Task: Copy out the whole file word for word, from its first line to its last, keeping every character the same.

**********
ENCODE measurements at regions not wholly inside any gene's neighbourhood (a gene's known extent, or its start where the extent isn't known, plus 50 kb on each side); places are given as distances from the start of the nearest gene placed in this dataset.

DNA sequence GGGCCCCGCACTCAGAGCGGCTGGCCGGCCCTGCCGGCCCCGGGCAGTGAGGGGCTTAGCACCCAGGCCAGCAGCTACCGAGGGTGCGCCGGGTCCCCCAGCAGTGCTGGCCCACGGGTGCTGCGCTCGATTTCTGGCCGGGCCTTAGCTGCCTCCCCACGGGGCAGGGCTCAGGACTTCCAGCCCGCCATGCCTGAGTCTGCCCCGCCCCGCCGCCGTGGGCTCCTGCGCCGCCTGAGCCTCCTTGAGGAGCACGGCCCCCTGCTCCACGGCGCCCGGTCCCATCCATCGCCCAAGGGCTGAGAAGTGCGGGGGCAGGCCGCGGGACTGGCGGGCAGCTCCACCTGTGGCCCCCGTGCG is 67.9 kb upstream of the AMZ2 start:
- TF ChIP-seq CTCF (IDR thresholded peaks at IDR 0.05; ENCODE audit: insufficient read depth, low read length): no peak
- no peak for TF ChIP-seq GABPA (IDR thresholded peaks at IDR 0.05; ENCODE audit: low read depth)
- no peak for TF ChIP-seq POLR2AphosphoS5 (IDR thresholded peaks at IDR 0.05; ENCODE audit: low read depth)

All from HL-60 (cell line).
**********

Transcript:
ENCODE measurements at regions not wholly inside any gene's neighbourhood (a gene's known extent, or its start where the extent isn't known, plus 50 kb on each side); places are given as distances from the start of the nearest gene placed in this dataset.

DNA sequence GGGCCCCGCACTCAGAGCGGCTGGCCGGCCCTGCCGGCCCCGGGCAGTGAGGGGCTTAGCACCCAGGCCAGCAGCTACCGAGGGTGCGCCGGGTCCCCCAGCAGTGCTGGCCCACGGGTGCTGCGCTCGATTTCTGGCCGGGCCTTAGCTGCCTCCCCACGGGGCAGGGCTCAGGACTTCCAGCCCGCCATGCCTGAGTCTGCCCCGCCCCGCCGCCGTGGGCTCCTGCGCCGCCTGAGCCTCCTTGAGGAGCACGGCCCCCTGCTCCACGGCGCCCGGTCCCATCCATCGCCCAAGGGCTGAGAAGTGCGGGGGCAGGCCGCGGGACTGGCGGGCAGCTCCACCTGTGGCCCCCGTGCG is 67.9 kb upstream of the AMZ2 start:
- TF ChIP-seq CTCF (IDR thresholded peaks at IDR 0.05; ENCODE audit: insufficient read depth, low read length): no peak
- no peak for TF ChIP-seq GABPA (IDR thresholded peaks at IDR 0.05; ENCODE audit: low read depth)
- no peak for TF ChIP-seq POLR2AphosphoS5 (IDR thresholded peaks at IDR 0.05; ENCODE audit: low read depth)

All from HL-60 (cell line).